Columbus by Joaquin Miller

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Columbus

by Joaquin Miller

Behind him lay the gray Azores,
 Behind the Gates of Hercules;
Before him not the ghost of shores,
 Before him only shoreless seas.
The good mate said: “Now we must pray,
 For lo! the very stars are gone.
Brave Admiral, speak, what shall I say?”
 “Why, say, ‘Sail on! sail on! and on!’ “

“My men grow mutinous day by day;
 My men grow ghastly wan and weak.”
The stout mate thought of home; a spray
 Of salt wave washed his swarthy cheek.
“What shall I say, brave Admiral, say,
 If we sight naught but seas at dawn?”
“Why, you shall say at break of day,
 ‘Sail on! sail on! and on!’ “

They sailed and sailed, as winds might blow,
 Until at last the blanched mate said:
“Why, now not even God would know
 Should I and all my men fall dead.
These very winds forget their way,
 For God from these dead seas is gone.
Now speak, brave Admiral, speak and say” —
 He said, “Sail on! sail on! and on!”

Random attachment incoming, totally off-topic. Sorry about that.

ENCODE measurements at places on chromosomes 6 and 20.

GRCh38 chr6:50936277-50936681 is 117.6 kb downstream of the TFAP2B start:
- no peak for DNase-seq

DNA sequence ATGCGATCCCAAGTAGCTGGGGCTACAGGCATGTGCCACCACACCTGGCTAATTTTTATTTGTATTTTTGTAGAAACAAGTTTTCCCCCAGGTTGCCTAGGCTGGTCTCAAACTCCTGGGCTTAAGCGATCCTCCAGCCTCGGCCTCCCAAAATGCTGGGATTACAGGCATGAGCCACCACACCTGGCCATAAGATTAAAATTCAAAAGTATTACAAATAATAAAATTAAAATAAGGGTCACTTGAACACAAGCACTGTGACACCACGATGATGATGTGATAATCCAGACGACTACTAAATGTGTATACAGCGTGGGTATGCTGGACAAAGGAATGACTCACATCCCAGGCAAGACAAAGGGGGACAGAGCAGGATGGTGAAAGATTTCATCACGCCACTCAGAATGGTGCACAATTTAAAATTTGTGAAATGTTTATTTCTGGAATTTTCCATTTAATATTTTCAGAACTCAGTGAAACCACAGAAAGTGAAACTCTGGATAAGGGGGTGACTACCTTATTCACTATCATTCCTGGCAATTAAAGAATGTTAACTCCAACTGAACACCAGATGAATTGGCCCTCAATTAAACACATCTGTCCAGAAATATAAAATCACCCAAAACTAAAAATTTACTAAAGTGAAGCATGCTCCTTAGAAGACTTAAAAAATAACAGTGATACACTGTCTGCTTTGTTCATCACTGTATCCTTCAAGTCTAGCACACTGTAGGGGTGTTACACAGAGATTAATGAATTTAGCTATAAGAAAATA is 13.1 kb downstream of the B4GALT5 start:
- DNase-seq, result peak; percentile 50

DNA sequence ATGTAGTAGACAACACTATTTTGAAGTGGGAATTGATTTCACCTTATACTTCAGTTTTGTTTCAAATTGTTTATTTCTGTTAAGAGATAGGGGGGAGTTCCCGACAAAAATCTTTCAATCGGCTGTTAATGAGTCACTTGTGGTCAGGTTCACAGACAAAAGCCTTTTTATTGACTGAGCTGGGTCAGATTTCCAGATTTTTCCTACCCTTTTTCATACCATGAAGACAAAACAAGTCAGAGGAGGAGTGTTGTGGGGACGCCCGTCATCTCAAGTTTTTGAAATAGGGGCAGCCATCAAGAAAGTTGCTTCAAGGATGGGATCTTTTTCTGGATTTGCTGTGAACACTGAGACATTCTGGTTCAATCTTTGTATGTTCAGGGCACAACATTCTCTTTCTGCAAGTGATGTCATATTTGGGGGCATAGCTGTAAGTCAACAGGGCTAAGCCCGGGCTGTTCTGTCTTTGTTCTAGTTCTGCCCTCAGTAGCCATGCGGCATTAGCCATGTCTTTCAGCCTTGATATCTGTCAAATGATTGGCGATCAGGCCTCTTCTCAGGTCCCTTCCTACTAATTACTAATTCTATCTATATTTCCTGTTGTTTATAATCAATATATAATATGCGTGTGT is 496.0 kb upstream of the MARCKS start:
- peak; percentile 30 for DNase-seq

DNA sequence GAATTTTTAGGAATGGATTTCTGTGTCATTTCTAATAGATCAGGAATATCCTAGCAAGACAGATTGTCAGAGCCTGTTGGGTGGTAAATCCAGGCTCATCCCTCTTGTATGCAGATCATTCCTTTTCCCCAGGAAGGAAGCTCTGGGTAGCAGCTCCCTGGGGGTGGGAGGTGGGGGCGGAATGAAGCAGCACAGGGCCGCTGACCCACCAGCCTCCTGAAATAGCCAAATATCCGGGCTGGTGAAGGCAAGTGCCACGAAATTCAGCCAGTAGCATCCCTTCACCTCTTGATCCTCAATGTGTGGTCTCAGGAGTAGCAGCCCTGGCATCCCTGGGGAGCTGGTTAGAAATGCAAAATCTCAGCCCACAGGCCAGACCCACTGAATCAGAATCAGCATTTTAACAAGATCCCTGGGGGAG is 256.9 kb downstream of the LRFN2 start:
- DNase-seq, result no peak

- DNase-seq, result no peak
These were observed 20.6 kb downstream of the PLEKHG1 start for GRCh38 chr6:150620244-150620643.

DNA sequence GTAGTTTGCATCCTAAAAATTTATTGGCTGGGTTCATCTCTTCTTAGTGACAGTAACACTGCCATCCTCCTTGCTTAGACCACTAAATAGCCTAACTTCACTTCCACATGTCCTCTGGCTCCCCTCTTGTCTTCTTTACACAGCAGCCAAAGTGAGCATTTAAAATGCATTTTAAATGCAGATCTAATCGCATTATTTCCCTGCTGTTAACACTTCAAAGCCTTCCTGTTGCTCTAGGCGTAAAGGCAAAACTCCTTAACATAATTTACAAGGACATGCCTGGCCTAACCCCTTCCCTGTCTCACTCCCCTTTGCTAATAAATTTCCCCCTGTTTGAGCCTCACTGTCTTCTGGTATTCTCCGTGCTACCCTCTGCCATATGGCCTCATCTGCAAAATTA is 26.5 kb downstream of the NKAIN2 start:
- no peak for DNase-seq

They sailed. They sailed. Then spake the mate:
 “This mad sea shows his teeth tonight.
He curls his lip, he lies in wait,
 With lifted teeth, as if to bite!
Brave Admiral, say but one good word:
 What shall we do when hope is gone?”
The words leapt like a leaping sword:
 “Sail on! sail on! sail on! and on!”

Then pale and worn, he kept his deck,
 And peered through darkness. Ah, that night
Of all dark nights! And then a speck —
 A light! a light! at last a light!
It grew, a starlit flag unfurled!
 It grew to be Time’s burst of dawn.
He gained a world; he gave that world
 Its grandest lesson: “On! sail on!”

 

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